We often hear a lot about people sustaining life-changing injuries, but we rarely hear about dementia being described in such a way.
My Mother has vascular dementia, although she is, admittedly, now 87. Whichever way you look at it - and it is something I have to accept, she is now of such an age, that end of life is never far away - her younger brother, by comparison, died some years ago, as a result of Alzheimer’s.
|Mum and younger brother Gordon, before he was diagnosed with Alzheimer's
Taking into account, the apparent historical longevity, of some members of that side of the family - their Great Grandmother lived until her late eighties, in the nineteenth century, when life expectancy, especially among poor agricultural working families, was considerably less than today - had my Uncle not contracted Alzheimer’s, he would probably still be alive today!
So, we once more address that simple question – “is dementia terminal?”
Numerous medical professionals would be quick to point out, that someone rarely dies, as a direct result of dementia. Few death certificates record the death of a dementia sufferer (I have deliberately used the term sufferer in this case), as dementia. There are usually other factors involved, in many cases, pneumonia. Therefore, it is very difficult to obtain statistics for deaths, directly or indirectly, related to dementia. Yet, pneumonia often occurs because the person concerned is bedridden and immobile, due to dementia. Although the primary cause of death may well be pneumonia, the primary reason they contracted pneumonia, was dementia!
Dementia, whichever way we look at it, ultimately leads to death, as does life itself. Should dementia be classified as terminal? Or, is it a case of, ‘well that’s what happens when a lot of people get older’. But is it? There are many cases of early onset dementia, sometimes affecting people in their twenties! That is not an older person’s illness!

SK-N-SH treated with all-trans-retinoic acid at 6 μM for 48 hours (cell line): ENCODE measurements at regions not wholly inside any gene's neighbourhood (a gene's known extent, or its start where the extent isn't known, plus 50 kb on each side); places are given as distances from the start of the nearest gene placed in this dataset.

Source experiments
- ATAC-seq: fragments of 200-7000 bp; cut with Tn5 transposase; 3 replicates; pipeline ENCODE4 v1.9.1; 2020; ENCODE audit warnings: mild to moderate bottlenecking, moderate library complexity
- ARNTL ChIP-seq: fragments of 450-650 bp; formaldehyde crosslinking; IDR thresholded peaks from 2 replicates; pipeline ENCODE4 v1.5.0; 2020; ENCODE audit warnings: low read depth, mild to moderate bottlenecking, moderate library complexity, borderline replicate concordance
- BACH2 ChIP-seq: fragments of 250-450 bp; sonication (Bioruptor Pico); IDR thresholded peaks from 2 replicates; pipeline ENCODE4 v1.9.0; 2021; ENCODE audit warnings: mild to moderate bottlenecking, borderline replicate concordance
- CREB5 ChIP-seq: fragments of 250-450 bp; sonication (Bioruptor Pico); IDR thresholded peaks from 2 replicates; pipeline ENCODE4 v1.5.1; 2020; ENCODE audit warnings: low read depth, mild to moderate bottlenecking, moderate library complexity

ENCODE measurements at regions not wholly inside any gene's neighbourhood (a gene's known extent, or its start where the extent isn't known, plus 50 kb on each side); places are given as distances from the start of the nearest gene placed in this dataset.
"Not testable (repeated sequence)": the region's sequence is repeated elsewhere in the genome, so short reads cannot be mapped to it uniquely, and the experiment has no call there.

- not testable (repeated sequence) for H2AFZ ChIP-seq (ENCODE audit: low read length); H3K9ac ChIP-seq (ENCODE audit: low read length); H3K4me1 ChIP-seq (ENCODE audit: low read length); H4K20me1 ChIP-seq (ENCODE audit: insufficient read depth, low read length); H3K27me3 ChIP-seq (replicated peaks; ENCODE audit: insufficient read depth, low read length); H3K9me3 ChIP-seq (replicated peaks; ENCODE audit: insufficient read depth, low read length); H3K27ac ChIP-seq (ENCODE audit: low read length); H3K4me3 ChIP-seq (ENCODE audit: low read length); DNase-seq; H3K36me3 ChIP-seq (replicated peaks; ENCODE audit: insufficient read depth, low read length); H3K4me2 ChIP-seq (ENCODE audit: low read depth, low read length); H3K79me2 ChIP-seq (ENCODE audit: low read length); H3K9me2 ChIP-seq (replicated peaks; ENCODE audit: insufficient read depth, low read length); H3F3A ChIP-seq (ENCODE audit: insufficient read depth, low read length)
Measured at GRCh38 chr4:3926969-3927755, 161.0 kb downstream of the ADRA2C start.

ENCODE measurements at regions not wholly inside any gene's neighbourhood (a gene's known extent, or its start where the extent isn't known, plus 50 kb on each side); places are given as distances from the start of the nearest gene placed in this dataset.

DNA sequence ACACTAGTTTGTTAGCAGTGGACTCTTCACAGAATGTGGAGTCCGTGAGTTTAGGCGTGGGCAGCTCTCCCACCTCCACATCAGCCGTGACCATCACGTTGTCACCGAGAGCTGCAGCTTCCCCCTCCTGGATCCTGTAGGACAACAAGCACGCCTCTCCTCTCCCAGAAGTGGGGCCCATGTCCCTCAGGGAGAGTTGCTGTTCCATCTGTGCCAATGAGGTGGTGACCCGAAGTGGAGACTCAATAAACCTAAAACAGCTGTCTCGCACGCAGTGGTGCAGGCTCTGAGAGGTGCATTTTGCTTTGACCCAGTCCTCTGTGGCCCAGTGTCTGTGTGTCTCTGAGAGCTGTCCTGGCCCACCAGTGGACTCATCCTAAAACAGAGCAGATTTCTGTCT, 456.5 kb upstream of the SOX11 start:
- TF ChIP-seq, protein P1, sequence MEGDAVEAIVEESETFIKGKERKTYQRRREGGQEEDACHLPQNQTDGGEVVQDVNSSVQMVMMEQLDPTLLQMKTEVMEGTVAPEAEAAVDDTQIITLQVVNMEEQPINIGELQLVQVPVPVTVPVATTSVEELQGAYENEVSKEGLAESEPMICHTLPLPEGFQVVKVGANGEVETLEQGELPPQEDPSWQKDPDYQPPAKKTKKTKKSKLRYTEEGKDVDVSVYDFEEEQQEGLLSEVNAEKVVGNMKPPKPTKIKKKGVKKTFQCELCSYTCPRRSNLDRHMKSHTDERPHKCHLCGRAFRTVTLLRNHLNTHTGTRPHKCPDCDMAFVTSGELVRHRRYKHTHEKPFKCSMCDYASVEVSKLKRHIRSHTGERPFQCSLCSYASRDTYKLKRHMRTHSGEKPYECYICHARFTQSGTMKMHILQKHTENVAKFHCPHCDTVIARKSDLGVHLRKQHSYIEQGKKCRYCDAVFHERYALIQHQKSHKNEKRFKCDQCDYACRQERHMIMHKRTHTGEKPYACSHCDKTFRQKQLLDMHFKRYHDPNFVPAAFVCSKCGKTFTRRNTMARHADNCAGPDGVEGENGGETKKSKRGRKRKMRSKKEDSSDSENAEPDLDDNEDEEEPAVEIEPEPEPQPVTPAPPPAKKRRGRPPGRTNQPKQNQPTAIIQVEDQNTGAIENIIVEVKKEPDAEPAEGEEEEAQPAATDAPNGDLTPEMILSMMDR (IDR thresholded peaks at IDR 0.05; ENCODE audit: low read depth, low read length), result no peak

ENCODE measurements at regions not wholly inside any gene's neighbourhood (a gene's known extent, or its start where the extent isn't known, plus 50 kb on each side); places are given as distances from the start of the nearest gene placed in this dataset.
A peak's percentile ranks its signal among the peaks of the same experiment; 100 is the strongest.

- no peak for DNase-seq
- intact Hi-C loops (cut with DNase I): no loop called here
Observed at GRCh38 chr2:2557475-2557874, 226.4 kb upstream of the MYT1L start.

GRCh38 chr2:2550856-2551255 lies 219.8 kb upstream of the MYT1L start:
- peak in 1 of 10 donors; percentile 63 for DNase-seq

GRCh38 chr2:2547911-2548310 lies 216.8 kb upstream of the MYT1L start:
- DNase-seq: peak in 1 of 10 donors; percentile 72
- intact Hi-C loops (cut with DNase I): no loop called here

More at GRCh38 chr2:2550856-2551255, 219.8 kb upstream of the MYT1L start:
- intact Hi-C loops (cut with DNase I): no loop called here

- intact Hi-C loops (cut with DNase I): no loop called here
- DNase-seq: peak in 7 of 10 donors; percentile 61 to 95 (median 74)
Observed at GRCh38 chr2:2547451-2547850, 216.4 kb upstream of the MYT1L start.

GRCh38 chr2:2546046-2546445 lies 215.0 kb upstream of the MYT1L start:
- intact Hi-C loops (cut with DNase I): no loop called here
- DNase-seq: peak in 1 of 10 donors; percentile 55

Dementia, in its many various, many still to be defined, forms, can strike at any point in our lives. That we perceive dementia as being an older person’s illness - needs to be addressed, and corrected.
Dementia is, life-limiting, life-shortening, and life-changing, and in all cases, it is ultimately terminal. Dementia is in effect, a death sentence. There is only one guaranteed outcome.
Cancer was, for many years, regarded as a terminal illness, and some forms still are, many, however, are now survivable. We have yet to reach that stage with dementia. Dementia is, and will be for the foreseeable future, terminal. There is no cure, and the ultimate outcome, is death.
It is time to accept, take our heads out of the sand, and realise, that dementia is, at present, a terminal illness. There is no way out, there is no cure. Those with dementia may well live for many years, but the illness will, eventually, kill them.
Cancer and heart disease, cost nations billions of pounds/dollars, dementia alone, costs even more! Yet, funding into research for a cure, or at the very least a life extending/improving solution is, but a mere fraction of that, for the other major illnesses. Time for change!
I’d like to dedicate this post to the memory of the elderly residents of Residence du Havre, L'Isle-Verte, Quebec, Canada, a care home for seniors, of whom 32 are feared to have perished in the terrible fire that occurred there on 23 January 2014. My thoughts and prayers go out to their families, at this very sad and difficult time.